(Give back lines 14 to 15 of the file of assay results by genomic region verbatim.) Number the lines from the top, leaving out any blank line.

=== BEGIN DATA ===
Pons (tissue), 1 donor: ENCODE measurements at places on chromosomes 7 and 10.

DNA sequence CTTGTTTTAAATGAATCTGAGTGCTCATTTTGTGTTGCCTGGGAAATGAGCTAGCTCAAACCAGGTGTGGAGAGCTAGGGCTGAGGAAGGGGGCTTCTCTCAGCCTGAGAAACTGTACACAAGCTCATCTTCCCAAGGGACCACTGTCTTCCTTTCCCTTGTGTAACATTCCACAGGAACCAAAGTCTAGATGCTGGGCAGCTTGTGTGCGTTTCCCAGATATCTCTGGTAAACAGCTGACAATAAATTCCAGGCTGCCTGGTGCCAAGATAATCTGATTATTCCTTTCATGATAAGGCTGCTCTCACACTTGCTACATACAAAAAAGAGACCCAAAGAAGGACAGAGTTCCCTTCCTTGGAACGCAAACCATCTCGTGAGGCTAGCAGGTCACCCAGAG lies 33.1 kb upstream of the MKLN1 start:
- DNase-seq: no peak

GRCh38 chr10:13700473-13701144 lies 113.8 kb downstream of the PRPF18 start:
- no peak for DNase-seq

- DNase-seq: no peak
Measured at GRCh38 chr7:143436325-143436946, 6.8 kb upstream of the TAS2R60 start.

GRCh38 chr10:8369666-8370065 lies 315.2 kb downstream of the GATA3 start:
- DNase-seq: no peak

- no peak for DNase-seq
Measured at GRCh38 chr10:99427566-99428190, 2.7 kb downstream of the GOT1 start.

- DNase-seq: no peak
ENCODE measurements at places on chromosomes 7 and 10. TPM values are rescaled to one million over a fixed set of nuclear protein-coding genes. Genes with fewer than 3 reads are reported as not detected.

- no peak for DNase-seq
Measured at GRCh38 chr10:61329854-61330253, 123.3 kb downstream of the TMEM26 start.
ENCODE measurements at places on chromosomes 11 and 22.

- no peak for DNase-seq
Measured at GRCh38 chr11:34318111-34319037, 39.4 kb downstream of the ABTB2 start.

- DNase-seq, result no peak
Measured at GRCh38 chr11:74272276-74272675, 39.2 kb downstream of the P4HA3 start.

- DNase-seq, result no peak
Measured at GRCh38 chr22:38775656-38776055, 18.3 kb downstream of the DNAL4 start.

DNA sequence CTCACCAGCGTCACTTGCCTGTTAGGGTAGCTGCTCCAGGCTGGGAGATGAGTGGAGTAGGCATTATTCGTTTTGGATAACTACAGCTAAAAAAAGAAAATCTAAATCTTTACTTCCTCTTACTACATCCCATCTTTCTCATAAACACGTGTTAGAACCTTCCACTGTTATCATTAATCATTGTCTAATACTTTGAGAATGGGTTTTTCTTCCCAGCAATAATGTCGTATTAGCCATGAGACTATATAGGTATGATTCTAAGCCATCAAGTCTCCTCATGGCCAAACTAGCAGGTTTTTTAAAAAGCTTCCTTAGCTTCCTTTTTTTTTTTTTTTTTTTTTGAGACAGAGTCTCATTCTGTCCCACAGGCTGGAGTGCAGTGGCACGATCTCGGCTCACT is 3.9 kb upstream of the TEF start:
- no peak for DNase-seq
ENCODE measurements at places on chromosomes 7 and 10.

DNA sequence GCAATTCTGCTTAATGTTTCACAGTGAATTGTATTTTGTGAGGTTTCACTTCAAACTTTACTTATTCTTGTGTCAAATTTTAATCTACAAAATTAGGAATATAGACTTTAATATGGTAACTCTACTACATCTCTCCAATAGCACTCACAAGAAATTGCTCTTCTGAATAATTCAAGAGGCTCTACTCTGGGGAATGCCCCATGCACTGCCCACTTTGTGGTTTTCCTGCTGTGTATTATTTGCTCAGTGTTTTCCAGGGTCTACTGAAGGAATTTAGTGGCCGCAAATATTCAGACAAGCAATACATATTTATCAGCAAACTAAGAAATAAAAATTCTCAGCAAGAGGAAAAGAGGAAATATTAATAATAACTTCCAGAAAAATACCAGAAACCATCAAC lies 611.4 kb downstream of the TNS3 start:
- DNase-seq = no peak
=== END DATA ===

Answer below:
- no peak for DNase-seq
Measured at GRCh38 chr10:61329854-61330253, 123.3 kb downstream of the TMEM26 start.